• Continuity: Shaping the Style Spline is very intuitive and easy to do. One difference from that of a B-Spline is that adjusting the CV locations to shape the curve is not as “local”, meaning that each CV has a wider influence over the curve on a Bézier curve. This is why a B-Spline is better suited for creating tight curves. However, one area where the B-Spline can fall short is maintaining continuity. As a user shapes a B-Spline, especially if they are using spline handles, curvature continuity across each through point can become interrupted. If a smooth curve is important to you, and your shape is not very complex, then the Style Spline is the way to go. A good comparison would be to create the same shape using each curve and its available controls. Once you’re finished, turn on the curvature combs and inspect the curves. Then attempt to further shape each curve and note the result on the curvature combs. The curvature of the Style Spline will always be more smooth and continuous. In fact, it’s pretty hard to get any abrupt change in curvature on a Bézier curve.



  • Quality: Finally, another reason why the Style Spline curve might be better suited for the job is due to quality. As mentioned previously, the math is easier, the degrees of freedom are pretty straight forward, and constraining it is fast and easy. Therefore it has the potential to be less prone to problems. If a B-Spline was used to create geometry that isn’t too complex, you may end up paying the price due to the fact that there are probably more degrees of freedom on the curve than necessary to get that shape. Therefore, you may end up in a situation where the curve is prone to inflections due to changes upstream. This is why a Bézier curve makes a great bridge curve in most situations. Also, constraining it is as simple as constraining a bunch of lines, there aren’t handle weights or angles to worry about, therefore it’s easier on the solver.


There are some additional behaviors to know about this new curve in SolidWorks. These are all intended to help the user shape the curve faster and easier.

First, when sketching the curve, which is done by its CVs, it is not only possible to infer tangency at the first endpoint, but you can also infer Equal Curvature. The first CV sketched, which is the curve’s first endpoint, controls the first degree of curvature called contact. This is also called G0 continuity. The 2nd CV controls the 2nd degree of curvature, which is tangency, also called G1 continuity. The 3rd CV controls the 3rd degree of curvature, or Equal Curvature, also called G2 continuity. Therefore you will see a 2nd inference line when sketching the 3rd CV of the curve. If you snap to it, an Equal Curvature constraint will be applied at that endpoint once the curve is complete. No other curve in SolidWorks can do this currently.


 If the Style Spline terminates on the endpoint of another entity, hold down Alt as you double click to end the curve in order to automatically apply a tangent relation at that endpoint. Otherwise it will be coincident if you don’t hold down Alt. Note if you want Equal Curvature at that endpoint, you will still need to apply this manually.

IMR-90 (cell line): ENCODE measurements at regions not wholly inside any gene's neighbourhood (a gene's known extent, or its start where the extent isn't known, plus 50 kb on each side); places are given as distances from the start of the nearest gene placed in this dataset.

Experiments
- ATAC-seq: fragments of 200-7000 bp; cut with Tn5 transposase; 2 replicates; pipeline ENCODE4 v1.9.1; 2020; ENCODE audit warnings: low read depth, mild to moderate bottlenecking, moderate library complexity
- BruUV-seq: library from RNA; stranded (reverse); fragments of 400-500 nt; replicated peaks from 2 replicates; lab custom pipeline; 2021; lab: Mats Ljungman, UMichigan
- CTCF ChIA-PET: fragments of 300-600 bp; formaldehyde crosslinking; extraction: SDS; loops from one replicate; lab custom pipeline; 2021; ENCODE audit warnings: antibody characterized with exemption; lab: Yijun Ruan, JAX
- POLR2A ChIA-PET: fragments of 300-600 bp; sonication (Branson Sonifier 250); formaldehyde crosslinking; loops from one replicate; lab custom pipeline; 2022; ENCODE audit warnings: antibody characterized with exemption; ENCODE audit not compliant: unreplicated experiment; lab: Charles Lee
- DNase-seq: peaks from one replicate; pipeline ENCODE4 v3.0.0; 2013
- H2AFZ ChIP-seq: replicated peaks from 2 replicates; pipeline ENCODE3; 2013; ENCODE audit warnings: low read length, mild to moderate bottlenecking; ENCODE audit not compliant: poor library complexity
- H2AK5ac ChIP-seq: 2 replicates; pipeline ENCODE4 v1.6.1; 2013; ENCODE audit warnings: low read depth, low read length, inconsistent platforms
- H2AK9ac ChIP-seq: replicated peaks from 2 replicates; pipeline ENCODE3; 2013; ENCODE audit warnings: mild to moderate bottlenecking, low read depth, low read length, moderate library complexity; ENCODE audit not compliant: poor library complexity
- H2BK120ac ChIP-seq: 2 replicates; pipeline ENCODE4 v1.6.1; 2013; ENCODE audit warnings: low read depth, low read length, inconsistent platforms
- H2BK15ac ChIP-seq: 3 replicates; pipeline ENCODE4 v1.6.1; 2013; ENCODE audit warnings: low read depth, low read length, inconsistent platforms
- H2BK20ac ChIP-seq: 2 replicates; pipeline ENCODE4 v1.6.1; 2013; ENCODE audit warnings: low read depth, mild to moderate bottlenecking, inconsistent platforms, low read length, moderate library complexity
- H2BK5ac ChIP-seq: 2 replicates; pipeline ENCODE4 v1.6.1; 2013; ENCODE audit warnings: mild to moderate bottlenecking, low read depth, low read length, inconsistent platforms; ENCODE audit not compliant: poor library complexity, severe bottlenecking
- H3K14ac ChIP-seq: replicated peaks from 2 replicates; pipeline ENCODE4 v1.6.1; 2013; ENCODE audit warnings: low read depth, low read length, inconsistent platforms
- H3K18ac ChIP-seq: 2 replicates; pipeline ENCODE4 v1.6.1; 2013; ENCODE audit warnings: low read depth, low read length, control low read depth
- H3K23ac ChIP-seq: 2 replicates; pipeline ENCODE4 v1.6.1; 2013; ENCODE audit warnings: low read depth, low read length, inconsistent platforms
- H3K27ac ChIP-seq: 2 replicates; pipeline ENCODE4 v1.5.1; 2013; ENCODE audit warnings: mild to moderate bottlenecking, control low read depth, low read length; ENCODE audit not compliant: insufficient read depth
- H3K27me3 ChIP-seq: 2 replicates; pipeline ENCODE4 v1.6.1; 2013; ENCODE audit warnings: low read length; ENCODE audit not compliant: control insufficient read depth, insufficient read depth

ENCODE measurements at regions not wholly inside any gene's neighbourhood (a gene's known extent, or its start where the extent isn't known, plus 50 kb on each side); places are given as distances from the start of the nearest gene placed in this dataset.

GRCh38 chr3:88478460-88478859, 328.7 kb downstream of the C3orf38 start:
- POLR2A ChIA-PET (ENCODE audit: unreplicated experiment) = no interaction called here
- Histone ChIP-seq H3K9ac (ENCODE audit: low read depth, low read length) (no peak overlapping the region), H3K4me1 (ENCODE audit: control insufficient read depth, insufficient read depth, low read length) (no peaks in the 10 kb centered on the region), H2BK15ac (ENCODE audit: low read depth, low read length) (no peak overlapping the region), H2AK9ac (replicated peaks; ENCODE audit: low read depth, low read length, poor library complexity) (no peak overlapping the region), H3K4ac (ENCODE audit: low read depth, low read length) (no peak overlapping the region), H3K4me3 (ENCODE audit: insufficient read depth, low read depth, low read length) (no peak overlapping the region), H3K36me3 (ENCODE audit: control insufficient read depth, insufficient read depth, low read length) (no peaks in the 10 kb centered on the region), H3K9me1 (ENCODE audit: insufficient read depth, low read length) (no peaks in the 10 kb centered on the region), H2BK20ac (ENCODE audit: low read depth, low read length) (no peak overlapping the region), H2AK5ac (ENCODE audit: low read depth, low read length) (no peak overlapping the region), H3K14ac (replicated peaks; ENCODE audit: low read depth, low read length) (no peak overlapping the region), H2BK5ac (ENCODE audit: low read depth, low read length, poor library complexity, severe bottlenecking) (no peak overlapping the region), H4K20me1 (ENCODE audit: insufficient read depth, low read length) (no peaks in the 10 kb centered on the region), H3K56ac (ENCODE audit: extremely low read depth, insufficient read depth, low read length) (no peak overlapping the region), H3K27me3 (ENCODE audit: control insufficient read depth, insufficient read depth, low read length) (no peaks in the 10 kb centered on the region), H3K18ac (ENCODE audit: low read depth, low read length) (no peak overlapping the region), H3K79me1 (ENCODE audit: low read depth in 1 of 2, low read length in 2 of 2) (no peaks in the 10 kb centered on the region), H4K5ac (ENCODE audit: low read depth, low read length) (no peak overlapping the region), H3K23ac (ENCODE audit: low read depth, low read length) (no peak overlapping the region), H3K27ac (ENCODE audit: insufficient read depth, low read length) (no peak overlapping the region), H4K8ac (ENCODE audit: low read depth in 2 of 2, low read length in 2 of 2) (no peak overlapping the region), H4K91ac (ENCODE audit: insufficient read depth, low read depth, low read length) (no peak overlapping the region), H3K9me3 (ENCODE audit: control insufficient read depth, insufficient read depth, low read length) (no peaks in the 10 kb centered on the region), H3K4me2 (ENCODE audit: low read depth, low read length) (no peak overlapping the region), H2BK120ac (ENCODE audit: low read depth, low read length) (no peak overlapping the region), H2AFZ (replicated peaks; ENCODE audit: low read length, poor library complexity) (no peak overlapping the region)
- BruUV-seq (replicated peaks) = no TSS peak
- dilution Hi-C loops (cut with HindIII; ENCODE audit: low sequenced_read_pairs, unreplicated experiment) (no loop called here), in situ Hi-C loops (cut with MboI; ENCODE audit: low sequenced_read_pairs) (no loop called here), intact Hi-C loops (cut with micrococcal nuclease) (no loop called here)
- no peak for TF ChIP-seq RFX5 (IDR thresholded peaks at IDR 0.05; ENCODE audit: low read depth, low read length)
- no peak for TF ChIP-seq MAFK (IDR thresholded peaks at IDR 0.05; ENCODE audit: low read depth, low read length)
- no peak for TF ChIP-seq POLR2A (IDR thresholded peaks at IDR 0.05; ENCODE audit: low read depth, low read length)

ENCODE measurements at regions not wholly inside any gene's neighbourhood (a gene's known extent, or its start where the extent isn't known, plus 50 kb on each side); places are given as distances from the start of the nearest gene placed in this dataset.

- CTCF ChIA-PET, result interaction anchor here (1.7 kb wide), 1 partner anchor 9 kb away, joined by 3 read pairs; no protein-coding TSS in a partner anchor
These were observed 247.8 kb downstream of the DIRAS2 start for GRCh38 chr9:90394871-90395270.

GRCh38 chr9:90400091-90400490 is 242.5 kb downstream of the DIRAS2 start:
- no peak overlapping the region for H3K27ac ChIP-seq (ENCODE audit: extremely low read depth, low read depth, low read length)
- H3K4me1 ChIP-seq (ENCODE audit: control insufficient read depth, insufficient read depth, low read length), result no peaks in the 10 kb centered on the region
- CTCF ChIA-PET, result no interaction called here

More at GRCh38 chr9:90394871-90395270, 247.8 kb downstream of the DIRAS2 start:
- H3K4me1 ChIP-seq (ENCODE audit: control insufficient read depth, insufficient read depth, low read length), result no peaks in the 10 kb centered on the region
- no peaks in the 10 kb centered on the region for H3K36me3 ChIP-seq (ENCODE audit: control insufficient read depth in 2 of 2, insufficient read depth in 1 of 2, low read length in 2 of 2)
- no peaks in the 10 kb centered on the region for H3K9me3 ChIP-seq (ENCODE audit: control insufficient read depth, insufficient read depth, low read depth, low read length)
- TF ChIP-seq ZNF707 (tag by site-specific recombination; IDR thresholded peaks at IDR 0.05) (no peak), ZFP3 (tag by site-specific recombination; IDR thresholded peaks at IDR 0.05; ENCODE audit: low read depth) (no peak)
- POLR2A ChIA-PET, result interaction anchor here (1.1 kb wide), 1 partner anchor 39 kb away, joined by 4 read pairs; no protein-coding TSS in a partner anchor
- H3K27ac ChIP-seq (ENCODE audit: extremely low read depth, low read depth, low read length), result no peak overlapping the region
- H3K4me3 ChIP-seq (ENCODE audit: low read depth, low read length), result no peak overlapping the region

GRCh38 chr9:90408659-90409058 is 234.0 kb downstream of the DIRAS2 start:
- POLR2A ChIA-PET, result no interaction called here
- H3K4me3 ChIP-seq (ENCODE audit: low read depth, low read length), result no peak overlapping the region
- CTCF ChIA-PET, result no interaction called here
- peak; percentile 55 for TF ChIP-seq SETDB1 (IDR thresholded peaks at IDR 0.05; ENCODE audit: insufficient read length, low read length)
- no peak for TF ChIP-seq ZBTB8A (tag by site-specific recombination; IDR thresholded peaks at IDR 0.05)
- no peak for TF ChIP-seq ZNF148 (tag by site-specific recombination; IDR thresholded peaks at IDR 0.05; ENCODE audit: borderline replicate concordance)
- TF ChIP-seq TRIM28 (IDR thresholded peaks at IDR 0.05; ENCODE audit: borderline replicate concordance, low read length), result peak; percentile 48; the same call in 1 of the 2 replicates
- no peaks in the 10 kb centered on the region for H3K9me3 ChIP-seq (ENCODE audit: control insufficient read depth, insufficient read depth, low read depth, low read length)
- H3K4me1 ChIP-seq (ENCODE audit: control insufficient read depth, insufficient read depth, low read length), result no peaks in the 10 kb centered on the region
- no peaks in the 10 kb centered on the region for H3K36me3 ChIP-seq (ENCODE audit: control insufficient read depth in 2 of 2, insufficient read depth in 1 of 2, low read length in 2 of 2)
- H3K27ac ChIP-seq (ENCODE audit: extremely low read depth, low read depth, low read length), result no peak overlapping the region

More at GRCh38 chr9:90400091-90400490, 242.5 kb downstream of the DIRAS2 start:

When sketching the curve, we do not automatically create relations between the CVs and other geometry in your sketch or model. The only exception is at the endpoints of the curve. The reason is because of the fact your sketching the curve by its CVs, the final shape you end up with most likely will not be final. The CVs need to be free so the user can drag them to further shape the curve. If you want to, you can manually constrain the CVs after the curve has been completed.  You can do this with relations, dimensions or both. You can also constrain the lines between the CVs, and put relations on each.

When dragging CVs to shape the curve, if you do not want to snap them to other geometry in your model, hold down control when dragging. This will prevent the CV from inadvertently getting locked down over a vertex, or edge, in the background.

Once you’re finished creating the curve, you can still adjust the degree of the curve. By doing this, you are adding or removing control. This can be done via a spinbox in the Property Manager, or manually by adding (via RMB command) or deleting CVs one at a time on the polygon. Please note that if any CV (other than endpoints) is constrained in any way, we do not allow the user to use the spinbox in the Property Manager. It will be grayed out. This is due to the fact that the curve may jump abruptly since all the CVs are not free to adjust in order to maintain shape. In this case, you may still control curve degree manually by deleting or adding CVs via the RMB menu command.


 There is a setting in the PM called “Local edit”. This setting is intended to aid the user when working with multiple Style Splines that are all connected, yet not fully constrained. You may have one or two larger curves that represent the primary surfaces on your model. Connected to those curves may be additional, smaller curves that represent the secondary surfaces in your model.  There are times that when shaping the smaller, secondary curves, you do not want it to change the shape of the larger curves. Therefore, by enabling the Local edit setting on a particular Style Spline, it will prevent any CV adjustments from affecting other Style Splines it is connected to. One limitation with this option currently is that it only works between Style Splines, not other curves.


This curve works in 3D Sketch as well.  Creating it in 3D is easy and works the same way as creating a series of lines. Also, when dragging CVs to shape the curve, I like to use the 3D triad to do this. You can assign a hotkey to the triad to speed up your workflow.


So go ahead, try it out and let us know what you think.



Want to learn more about SolidWorks or get a hands-on trial? Complete the form below to get started.

Robert Jost

Robert Jost

Product Definition Specialist at SolidWorks
Rob Jost is a member of the Product Definition Team at SolidWorks, with 12 years of experience in the CAD industry and in consumer product design.
Robert Jost

Latest posts by Robert Jost (see all)